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Remarks by Commerce Secretary Wilbur L. Ross at the 38th American-Turkish Conference


It’s an honor to be with you virtually for the 38th annual American-Turkish Conference. And I am pleased to welcome to Minister Pekcan, to our discussion today. I thank you for your hospitality during my visit to Istanbul last year.

A special thanks also to the U.S. Chamber’s U.S.-Turkey Business Council for organizing this important event.  I am grateful for all you do to promote strong economic ties between the United States and Turkey, a mission you have supported for 38 years.

Last September, I had the honor of traveling to Turkey for meetings with the Ministers of Trade, Energy and Natural Resources, Health, and Finance. During my visit, President Erdoğan and I also had an opportunity to meet and discuss the importance and complexity of our social, cultural, and commercial relationship.

1,700 U.S. companies operate in Turkey, and 60 firms maintain regional headquarters there. Majority-Turkish owned companies support 4,100 U.S. jobs, and in 2017, spent $4 million on innovative Research and Development. And respectively, American companies employ 78,000 Turkish workers. Imports from Turkey rose to $10.6 billion in 2019, up 3 percent over 2018.

However, while Turkey boasts a near $1 trillion economy, U.S.-Turkey trade volume only reached $20.6 billion last year. Moreover, after years of trade surpluses, the United States concluded 2019 with a trade deficit of $600 million with Turkey. Concerningly, U.S. exports to Turkey have fallen from $11.7 billion to $10 billion between 2014 and 2019.

Contributing to this are a wide array of tariffs on U.S. exports to Turkey, forced localization, burdensome customs rules, regulatory approval delays, and unfair pricing schemes. U.S. Companies are concerned about a lack of transparency in the public procurement process, an unpredictable judiciary, insufficient consultations with the private sector, and a complicated regulatory system. These trade barriers limit both our countries’ economic growth.

Notwithstanding, President Trump and President Erdoğan share in the vision of strengthening the U.S.-Turkey bilateral relationship as our countries work toward our mutual goal of increasing trade volume to $100 billion annually. To that end, removing obstacles to trade and investment will dramatically improve the bilateral business climate. We will need to rely on everyone here today to reach this goal.

With that in mind, and despite the economic challenges faced by both our nations during this year’s global COVID-19 pandemic, the United States is committed to pursuing more commercial opportunities with Turkey. And U.S. LNG exports to Turkey can play a key role in reaching our target of $100 billion in trade volume. As such, we are working closely with the Turkish Ministry of Energy to host a virtual LNG Business Forum on October 21st and 22nd this year. At last year’s forum U.S. suppliers had the chance to connect with Turkish partners and consider prospective business opportunities. I invite each of you to attend this year’s Forum next month.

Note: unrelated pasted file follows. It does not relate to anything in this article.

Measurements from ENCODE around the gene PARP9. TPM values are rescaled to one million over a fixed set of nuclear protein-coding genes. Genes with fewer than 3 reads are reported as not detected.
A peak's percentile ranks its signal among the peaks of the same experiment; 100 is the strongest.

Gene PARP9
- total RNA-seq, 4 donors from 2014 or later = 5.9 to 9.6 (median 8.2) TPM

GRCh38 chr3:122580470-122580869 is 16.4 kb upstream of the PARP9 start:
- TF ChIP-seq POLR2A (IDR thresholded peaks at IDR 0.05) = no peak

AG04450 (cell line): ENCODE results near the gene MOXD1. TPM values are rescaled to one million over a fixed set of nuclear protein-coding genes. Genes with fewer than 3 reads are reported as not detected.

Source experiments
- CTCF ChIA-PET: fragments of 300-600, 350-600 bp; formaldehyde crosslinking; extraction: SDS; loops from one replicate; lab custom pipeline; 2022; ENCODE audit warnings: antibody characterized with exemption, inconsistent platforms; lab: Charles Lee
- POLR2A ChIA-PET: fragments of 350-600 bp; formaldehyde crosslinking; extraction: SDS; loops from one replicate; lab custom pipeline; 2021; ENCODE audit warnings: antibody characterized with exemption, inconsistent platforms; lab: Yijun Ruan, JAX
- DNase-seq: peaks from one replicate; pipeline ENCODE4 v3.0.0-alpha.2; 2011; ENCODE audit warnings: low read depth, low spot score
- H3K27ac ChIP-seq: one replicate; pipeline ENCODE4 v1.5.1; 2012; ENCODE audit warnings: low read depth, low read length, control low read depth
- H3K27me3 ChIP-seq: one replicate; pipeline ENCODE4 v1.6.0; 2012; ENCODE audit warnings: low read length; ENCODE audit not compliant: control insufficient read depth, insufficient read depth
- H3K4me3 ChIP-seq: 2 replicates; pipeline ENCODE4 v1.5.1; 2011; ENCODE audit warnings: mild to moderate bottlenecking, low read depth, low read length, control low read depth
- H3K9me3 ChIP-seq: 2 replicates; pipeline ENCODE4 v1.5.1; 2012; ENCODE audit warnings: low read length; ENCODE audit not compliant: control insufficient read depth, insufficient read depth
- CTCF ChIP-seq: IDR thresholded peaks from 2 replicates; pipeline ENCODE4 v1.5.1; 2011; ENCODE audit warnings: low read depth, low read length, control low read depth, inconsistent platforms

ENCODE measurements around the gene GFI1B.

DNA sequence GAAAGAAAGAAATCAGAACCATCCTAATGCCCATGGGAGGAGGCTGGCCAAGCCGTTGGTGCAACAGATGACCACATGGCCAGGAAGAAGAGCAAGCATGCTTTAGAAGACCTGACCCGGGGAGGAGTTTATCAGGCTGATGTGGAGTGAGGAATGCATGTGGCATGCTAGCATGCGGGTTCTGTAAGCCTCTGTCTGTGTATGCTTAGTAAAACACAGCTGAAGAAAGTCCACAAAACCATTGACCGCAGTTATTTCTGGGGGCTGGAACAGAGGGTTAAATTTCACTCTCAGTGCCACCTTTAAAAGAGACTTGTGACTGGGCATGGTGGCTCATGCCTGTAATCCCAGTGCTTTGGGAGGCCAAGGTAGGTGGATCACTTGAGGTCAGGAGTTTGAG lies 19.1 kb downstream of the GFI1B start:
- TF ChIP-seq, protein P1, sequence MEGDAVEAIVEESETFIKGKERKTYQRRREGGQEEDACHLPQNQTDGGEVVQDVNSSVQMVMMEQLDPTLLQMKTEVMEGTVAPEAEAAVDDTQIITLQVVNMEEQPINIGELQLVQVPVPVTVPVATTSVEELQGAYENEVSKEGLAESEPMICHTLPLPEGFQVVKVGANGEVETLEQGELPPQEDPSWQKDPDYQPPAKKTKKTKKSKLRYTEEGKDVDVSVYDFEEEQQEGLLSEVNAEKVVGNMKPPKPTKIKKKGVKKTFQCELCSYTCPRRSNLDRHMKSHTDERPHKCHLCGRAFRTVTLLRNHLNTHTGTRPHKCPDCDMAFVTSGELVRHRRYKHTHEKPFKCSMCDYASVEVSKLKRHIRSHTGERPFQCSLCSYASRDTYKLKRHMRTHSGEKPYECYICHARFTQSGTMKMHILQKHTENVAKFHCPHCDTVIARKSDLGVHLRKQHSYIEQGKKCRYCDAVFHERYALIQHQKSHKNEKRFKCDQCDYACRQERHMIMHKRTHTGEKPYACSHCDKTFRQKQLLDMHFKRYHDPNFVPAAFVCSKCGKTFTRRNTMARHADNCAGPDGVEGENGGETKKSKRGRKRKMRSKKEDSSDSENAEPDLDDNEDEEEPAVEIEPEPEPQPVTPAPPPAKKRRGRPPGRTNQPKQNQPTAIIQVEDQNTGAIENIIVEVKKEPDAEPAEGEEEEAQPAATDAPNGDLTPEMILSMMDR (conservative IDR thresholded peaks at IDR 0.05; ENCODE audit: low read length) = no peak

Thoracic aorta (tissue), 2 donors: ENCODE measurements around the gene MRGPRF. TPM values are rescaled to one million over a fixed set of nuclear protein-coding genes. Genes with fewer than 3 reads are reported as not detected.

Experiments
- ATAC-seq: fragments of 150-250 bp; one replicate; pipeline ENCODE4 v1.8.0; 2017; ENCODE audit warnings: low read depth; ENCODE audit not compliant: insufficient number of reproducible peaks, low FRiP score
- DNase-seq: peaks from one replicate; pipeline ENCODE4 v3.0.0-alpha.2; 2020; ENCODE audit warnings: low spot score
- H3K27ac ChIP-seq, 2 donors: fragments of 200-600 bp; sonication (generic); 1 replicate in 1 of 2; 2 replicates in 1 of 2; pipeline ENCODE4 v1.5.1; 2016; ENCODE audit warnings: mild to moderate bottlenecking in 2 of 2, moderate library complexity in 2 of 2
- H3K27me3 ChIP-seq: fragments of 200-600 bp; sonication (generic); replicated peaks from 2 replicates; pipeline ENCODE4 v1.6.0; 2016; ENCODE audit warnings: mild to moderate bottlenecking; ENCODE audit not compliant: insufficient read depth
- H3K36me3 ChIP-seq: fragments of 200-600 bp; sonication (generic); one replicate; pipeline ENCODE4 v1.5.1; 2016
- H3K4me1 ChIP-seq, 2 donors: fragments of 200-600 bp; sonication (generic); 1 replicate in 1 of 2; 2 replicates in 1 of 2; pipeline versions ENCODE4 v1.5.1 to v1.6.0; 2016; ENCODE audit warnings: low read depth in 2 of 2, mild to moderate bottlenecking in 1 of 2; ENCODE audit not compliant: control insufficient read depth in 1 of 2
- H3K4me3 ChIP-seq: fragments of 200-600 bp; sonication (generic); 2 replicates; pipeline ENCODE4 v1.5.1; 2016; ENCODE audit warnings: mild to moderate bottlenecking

Another collaboration we are excited for is the project preparation and partnership-building activity that the U.S. Trade and Development Agency and Foreign Commercial Service are providing to Turkish stakeholders to develop smart cities across Turkey.  As a part of this initiative, our governments will work together to streamline access for American companies’ most innovative smart city solutions, including smart grids, water delivery, and transportation systems.

The Commerce Department has also been working with the Ministry of Trade in the digital sector. Digital has proven to be a key engine of growth for our small and medium-sized enterprises. Data is the lifeblood of the modern global economy, and cross-border data flows are indispensable for companies of all sizes and industry sectors to access global markets.

On June 24th this year, more than 60 participants convened online for the second U.S.-Turkey Digital Dialogue to discuss various facets of the digital bilateral relationship, including data privacy and enforcement, cybersecurity, 5G, and blockchain. We are eager to engage further with Turkish government and businesses in the digital sphere.

Before I close, it is my pleasure to invite you all to participate in the Commerce Department’s 2021 SelectUSA Investment Summit taking place June 6-9, 2021, in Washington, D.C. This event provides a unique opportunity for Turkish business executives to meet with economic development organizations from across the United States. I look forward to welcoming a Turkish delegation at next year’s summit.

America remains open for business and encourages your investment.  And the U.S. Mission in Turkey is ready and willing to assist you in any way we can.  We look forward to deepening our close economic and commercial relationship in the years to come.